This issue of The North American Review is actually dated March-April-May 1927 and totals 176 pages plus wraps. The contents page notes that this issue was published by the North American Review Corporation, located at this time in Concord, New Hampshire with the Editorial and Subscription Office in New York. Cover price is $1.00 per copy and $4.00 per year, and this looks to have pretty much supported the North American Review at this time as there are only six pages total of advertising with two of those being for other publications, Forum and The Bookman, and the others being from book publishers.
The issue begins with “Affairs of the World” which by my determination appears to be the editorial section. It ends with “In Retrospect”, a neat section which reprints articles having appeared in the North American Review one hundred years earlier or more. Sandwiched in between are the articles. What I’m going to do for this issue is run down the contents for both “Affairs of the World” as well as all of the freelance articles in order to give us a better view of both the North American Review and the issues of the time.
Affairs of the World This section is comprised of twenty pages of short, unsigned articles, which I can only assume are by the editor or editorial department of the North American Review. They are opinion based pieces about the current world. These subjects in brief:
- Anglo-America — Coordination between English speaking countries. Implies that the Monroe Doctrine will not interfere with British properties beginning with Canada right on down to Australia.
- The Crux of China — The Chinese problem compares Lincoln’s belief that the U.S. could not be half slave and half free with the current situation in China, which is half sovereign and half subject.
- Our Rights in Nicaragua — Further support of the Monroe Doctrine.
- Japan’s New Era — Condolences extended to Japan, presumably for the death of Emporer Yoshihito, with suggestion of the dawning of a new golden age of U.S.-Japanese relations upon the accession of Hirohito.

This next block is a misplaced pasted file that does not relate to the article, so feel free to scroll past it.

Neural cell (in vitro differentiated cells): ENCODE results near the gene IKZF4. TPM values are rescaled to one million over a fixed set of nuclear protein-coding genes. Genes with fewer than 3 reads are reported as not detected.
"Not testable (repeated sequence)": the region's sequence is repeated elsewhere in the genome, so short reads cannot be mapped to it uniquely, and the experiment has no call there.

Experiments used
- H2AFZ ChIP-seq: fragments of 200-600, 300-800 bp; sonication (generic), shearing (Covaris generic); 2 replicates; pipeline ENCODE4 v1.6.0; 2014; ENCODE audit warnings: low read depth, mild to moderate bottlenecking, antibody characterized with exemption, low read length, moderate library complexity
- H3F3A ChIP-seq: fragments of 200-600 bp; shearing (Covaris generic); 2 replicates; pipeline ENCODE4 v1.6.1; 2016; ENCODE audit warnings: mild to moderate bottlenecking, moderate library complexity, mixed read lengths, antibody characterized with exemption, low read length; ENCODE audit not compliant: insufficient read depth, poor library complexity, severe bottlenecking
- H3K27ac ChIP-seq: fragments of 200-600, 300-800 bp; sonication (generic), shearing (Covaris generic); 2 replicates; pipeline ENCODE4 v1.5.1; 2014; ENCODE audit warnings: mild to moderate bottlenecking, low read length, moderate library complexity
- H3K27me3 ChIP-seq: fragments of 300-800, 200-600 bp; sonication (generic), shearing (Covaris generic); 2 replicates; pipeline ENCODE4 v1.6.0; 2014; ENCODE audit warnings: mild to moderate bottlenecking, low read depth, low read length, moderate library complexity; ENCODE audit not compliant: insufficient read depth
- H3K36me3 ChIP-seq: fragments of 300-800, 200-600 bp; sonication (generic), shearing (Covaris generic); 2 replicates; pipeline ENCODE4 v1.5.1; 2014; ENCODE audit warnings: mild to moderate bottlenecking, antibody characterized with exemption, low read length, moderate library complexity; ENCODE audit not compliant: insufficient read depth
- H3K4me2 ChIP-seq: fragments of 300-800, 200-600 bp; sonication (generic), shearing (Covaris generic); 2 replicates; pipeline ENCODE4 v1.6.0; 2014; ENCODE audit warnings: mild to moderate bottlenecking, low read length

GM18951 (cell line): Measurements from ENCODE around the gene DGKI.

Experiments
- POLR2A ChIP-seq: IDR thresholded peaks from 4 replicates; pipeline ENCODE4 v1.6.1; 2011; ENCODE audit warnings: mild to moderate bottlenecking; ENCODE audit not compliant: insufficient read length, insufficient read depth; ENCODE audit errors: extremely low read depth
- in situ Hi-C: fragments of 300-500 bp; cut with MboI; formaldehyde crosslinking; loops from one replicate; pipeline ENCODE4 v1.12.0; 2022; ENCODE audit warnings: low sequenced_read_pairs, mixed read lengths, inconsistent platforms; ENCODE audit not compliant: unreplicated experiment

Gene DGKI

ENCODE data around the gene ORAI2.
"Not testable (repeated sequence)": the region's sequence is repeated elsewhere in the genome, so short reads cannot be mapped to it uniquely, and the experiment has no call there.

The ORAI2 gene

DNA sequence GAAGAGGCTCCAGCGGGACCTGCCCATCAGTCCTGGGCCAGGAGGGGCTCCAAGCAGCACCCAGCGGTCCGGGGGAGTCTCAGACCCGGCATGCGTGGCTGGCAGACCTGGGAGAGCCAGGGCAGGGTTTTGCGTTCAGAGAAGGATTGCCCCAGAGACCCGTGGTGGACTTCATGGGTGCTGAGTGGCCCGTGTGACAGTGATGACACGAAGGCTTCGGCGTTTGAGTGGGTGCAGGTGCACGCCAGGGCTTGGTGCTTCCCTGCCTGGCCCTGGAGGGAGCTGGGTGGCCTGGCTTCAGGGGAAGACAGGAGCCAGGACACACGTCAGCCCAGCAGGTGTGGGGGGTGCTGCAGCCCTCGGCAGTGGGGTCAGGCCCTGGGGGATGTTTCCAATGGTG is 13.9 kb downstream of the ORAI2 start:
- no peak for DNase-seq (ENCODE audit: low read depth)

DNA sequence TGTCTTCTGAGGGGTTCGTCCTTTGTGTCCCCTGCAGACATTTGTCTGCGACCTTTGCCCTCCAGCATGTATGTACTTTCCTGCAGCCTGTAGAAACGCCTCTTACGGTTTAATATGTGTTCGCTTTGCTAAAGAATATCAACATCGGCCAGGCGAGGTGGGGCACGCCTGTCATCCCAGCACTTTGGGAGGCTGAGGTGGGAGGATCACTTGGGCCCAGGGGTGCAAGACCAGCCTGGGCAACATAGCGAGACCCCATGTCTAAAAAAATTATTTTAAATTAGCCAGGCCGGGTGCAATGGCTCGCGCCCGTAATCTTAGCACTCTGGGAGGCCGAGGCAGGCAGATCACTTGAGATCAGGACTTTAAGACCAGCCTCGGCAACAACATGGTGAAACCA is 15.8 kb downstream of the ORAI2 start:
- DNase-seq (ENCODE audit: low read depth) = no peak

- America’s Alsace — Compares Chili’s seizure of Tacna and Arica to the German seizure of Alsace ten years earlier.
- Germany on Honor — Ponders the aftermath of the transfer of Allied control of German armaments to the League of Nations. “To optimists, this is auspicious; to pessimits and cynics, it is ominous.” North American Review seems to fall on the side of the optimists in conclusion: “It may be that thus this withdrawal of Allie control will be a white stone landmark on the path of peace.”
- Two Types of Debtors — Very brief, the two types are the willing and the unwilling.
- Vermont’s Susquicentenary — 150th Anniversary of the Declaration of Independence of New Connecticut, aka Vermont.
- Playing With Paliamentary Fire — Both houses of U.S. Congress are playing with fire by disregarding rules and is compared to the actions that brought disgrace upon European Parliaments which opened those nations up for dictatorships. The article opens with North American Review plainly stating that “we do not expect to see parliamentary–or Congressional–government in America overthrown.” The piece is more of a warning to the House and the Senate to follow rules laid out by the Constitution with the main offense seeming to be continued disregard of the 1920 census which should have significantly redrawn congressional districting.
- “History As She Is Wrote” — Senator Carter Glass’s refutation of Colonel Edward M. House’s “flatulent and egotistic twaddle about his mighty achievements during the Wilson Administration.”
- “Meddlesome Matty” Again — About the Logan Act, U.S. Federal Law enacted in 1799 which forbids private citizens from negotiating with foriegn governments. North American Review writes: “The Alien and Sedition acts were repealed, though renewed with intensified severity during the World War. But the Logan act has remained unchallenged to this day.”
- If Poor Richard Were Here! — Decries the waste of our natural resources concentrating upon coal, timber, and water.